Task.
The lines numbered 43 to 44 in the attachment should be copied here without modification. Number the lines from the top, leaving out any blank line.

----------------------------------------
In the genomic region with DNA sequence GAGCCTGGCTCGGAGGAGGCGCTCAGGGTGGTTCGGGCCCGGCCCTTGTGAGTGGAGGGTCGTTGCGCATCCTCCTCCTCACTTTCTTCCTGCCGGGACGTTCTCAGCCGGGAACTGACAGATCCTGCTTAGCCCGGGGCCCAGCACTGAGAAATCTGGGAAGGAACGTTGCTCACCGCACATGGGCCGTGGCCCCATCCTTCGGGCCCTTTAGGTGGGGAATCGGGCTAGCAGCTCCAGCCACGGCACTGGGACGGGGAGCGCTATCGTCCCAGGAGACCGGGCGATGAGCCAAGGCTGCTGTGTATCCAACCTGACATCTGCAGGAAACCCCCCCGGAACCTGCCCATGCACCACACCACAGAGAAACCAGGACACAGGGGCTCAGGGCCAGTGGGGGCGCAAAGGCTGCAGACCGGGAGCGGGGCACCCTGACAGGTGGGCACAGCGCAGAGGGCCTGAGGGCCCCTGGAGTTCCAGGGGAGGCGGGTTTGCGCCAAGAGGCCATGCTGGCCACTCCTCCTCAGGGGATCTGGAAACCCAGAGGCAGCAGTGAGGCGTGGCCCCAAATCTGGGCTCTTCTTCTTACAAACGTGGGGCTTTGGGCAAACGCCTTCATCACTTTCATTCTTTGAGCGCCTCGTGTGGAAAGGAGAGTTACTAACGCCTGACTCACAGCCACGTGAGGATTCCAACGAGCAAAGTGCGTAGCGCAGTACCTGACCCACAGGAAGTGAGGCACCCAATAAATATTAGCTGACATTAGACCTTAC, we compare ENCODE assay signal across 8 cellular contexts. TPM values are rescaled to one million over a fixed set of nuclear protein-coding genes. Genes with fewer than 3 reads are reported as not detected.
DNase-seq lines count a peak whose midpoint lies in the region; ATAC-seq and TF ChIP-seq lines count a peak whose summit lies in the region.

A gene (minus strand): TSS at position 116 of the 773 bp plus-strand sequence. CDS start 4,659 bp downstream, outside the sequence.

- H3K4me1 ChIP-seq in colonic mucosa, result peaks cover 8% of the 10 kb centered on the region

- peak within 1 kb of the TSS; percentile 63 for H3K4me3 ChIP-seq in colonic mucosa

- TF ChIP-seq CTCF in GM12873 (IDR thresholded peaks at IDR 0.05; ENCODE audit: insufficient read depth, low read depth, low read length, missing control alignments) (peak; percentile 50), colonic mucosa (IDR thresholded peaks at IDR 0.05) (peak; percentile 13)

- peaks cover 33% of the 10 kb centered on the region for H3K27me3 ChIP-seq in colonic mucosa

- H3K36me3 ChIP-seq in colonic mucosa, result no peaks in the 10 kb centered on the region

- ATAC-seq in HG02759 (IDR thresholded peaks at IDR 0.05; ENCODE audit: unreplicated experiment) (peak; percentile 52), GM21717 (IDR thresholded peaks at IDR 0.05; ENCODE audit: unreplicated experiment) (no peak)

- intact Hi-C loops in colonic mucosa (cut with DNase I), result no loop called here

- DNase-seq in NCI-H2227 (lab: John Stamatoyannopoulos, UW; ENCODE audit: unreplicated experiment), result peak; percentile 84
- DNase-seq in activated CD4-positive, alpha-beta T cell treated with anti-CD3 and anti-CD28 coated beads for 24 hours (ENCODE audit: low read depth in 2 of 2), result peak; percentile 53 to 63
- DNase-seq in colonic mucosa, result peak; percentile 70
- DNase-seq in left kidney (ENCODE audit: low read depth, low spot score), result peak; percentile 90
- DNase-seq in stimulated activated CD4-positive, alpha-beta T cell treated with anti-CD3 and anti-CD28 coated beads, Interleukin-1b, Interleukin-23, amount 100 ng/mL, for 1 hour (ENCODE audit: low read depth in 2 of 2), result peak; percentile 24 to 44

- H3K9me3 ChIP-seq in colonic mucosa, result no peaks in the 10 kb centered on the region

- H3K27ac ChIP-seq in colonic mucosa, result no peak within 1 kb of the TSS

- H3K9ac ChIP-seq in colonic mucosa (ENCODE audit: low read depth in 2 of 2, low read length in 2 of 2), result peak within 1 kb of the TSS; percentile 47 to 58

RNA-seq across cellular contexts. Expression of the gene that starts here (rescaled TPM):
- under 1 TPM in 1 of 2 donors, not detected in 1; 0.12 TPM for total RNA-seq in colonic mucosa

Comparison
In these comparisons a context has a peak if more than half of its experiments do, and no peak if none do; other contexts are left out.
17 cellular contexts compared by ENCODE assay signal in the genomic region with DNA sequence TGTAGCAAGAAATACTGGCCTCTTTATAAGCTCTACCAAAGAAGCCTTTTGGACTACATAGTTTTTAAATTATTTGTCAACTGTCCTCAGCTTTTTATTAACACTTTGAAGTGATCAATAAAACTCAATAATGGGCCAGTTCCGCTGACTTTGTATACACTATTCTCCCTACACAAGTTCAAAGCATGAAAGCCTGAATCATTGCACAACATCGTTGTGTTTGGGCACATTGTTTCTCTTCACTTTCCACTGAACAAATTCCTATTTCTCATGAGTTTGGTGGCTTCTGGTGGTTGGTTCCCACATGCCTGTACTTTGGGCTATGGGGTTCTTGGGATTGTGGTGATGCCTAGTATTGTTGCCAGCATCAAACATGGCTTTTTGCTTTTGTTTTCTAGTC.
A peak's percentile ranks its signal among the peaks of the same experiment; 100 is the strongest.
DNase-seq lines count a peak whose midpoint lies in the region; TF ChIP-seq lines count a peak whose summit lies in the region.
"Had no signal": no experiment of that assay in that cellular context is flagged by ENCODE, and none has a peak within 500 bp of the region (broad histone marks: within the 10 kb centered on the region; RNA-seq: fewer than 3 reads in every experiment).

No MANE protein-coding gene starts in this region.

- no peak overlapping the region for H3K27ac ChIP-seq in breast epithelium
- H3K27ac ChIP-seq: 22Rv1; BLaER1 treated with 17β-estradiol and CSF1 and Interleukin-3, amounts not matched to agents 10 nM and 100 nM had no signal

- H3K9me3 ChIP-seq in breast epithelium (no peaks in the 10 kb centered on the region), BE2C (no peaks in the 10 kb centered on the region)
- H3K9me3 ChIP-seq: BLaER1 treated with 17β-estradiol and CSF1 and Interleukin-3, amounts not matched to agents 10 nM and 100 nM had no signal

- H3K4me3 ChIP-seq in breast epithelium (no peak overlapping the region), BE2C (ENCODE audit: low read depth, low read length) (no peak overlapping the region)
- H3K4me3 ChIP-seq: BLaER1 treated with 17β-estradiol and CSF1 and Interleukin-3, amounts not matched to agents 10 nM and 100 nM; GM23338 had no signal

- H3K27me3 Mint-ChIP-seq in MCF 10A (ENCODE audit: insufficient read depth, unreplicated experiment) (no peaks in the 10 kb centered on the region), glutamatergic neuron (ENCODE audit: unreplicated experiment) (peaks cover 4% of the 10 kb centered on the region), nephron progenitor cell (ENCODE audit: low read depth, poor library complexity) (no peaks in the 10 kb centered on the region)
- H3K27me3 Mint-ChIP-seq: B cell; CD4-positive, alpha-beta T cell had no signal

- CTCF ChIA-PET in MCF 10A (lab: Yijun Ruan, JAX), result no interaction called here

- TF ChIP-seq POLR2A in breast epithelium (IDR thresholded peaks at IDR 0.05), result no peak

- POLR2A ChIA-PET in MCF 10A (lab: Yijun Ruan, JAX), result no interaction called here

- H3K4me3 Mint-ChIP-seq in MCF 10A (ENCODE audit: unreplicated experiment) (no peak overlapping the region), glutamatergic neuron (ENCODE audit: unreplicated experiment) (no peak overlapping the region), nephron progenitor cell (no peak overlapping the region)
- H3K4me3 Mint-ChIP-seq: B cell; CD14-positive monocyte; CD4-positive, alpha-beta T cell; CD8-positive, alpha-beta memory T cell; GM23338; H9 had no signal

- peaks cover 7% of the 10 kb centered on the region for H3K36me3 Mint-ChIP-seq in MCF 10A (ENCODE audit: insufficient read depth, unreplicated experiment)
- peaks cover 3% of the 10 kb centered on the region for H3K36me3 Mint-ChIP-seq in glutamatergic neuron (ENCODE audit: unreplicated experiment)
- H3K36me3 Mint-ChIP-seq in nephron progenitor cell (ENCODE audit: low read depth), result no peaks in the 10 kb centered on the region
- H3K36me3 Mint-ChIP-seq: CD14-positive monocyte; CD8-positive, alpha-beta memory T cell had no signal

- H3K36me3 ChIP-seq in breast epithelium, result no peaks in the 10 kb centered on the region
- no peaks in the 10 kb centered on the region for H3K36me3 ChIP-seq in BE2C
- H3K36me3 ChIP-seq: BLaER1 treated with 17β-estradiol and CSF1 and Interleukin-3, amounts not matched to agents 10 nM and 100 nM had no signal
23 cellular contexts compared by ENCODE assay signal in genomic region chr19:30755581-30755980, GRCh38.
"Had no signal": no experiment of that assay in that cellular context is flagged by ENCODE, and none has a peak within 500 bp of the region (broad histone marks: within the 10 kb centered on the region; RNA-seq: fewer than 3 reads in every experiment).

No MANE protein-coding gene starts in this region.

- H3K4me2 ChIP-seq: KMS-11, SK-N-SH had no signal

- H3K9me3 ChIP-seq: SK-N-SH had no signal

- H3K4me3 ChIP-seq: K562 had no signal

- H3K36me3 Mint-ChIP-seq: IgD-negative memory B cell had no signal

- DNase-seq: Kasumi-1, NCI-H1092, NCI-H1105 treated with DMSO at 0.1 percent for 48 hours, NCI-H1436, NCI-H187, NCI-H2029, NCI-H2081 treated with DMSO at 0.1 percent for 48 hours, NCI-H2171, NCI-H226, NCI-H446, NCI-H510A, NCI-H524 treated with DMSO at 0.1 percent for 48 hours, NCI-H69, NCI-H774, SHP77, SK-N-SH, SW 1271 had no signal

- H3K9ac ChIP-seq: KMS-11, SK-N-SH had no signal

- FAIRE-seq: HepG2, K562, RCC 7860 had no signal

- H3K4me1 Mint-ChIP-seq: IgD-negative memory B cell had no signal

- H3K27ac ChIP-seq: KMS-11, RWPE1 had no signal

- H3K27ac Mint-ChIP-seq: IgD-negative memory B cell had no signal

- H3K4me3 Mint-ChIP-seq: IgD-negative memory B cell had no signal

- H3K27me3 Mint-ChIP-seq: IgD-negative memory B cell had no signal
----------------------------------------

- H3K36me3 Mint-ChIP-seq in nephron progenitor cell (ENCODE audit: low read depth), result no peaks in the 10 kb centered on the region
- H3K36me3 Mint-ChIP-seq: CD14-positive monocyte; CD8-positive, alpha-beta memory T cell had no signal